China Railway Corp. Struggles to Adapt in Era of Air Travel
(Beijing) — Working on the railroad was a dream for many Chinese in the 1980s, when trains were the country’s main form of transportation and offered a glamorous life of travel that was off-limits to most.
But that aura has faded today, in an era when air travel is common and even ordinary people can afford modest vacations. The transformation has created an identity crisis for China Railway Corp. (CRC), operator of the world’s biggest rail system, which also includes a state-of-the-art high-speed rail network.
Despite its attempts to behave like a company, the state-owned operator is plagued by a bloated payroll of 2 million employees and the inability to quickly roll out new products to capture market demand and generate new revenue. Instead, CRC has emerged from its former status as a government entity to become a slow-moving behemoth saddled by trillions of yuan in debt, with little prospects of repaying that money anytime soon.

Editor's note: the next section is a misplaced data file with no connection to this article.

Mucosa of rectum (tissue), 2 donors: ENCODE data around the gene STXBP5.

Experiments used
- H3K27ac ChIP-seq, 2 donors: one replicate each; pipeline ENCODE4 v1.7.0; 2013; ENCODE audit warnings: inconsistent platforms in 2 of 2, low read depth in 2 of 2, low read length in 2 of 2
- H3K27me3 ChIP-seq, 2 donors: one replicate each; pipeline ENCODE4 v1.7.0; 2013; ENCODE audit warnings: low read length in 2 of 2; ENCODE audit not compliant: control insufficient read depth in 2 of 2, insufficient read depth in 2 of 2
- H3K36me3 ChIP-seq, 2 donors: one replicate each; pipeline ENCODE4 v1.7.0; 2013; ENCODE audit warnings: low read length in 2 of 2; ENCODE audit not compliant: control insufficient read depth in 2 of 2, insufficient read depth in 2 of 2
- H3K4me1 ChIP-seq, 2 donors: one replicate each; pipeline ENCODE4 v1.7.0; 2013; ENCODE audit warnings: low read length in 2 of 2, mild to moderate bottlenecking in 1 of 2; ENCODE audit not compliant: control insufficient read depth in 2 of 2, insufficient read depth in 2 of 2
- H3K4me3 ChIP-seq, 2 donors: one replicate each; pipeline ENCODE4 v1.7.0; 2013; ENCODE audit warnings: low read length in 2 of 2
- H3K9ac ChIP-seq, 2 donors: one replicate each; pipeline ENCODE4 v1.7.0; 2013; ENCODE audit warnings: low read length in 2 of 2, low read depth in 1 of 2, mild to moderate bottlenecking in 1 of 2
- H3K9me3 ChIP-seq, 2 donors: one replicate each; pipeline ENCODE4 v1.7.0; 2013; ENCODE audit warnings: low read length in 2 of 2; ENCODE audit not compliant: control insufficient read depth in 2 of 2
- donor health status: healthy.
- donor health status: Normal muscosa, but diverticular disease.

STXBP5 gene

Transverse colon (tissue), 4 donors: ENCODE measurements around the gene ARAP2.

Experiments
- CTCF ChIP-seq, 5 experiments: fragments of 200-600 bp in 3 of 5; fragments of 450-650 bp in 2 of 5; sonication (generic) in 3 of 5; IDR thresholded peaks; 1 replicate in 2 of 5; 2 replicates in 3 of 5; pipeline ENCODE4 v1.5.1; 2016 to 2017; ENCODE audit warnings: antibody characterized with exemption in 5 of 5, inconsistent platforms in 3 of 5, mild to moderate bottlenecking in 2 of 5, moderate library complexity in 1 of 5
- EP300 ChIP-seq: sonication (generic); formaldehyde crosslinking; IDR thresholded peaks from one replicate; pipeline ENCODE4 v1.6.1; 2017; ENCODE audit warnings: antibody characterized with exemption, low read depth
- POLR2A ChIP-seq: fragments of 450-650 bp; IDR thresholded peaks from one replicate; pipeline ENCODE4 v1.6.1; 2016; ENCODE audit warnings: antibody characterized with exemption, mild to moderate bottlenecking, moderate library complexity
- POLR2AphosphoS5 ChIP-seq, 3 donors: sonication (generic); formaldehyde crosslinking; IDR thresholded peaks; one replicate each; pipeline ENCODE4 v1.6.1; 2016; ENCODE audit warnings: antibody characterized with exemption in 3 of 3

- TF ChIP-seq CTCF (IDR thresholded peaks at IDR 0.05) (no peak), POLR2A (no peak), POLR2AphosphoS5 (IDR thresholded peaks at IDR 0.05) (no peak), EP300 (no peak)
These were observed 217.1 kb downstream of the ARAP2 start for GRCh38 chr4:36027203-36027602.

Adding further baggage to the company is a culture lacking transparency and a series of traumatic accidents that have dogged CRC. Falling freight traffic is also a cause for worry as demand for bulk commodities slides with China’s slowing economy.
At the same time, the company is saddled with 4.3 trillion yuan ($625 billion) in debt from building the nation’s high speed rail network, now 22,000 km long and set to keep growing over the next five years. Some have likened that load to a ticking time bomb, which could one day explode unless the company can develop new revenue sources.
“The largest challenges CRC faces now are the increasing debt and declining freight traffic,” said Zhao Jian, director of China Urban Research Center at Beijing Jiaotong University. “All new rail projects are high-speed ones, which cost a lot. But the revenue so far can’t even cover the interest of the loans.”
One of CRC’s biggest challenges lies in freight services, often the biggest revenue contributor for many rail operators. That was once true for CRC, but the situation has shifted sharply over the last two years due to weak demand from miners and other bulk item haulers as China’s economy slows.
CRC’s freight income fell behind passenger revenue for the first time in 2015, and the gap grew last year to 64 billion yuan. Freight revenue dropped in 2015 by 10%, and was down an even-sharper 12% in the first three quarters of last year.